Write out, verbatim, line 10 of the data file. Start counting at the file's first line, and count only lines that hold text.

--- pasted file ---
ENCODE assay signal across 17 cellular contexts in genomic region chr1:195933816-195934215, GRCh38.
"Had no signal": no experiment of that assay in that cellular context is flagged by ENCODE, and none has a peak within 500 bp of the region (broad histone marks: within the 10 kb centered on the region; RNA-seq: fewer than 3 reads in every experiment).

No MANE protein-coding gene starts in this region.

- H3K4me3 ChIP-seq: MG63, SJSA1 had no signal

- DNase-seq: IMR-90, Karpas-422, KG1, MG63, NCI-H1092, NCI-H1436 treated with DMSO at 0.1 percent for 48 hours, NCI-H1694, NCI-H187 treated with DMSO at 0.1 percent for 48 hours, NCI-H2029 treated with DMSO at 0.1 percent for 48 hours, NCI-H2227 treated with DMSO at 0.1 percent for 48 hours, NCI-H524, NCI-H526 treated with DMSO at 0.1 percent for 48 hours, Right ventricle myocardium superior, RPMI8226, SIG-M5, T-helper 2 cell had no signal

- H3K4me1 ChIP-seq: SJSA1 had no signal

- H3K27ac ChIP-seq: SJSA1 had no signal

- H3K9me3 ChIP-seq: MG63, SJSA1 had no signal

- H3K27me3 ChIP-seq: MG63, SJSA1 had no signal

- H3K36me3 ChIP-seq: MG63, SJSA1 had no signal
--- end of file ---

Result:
- H3K36me3 ChIP-seq: MG63, SJSA1 had no signal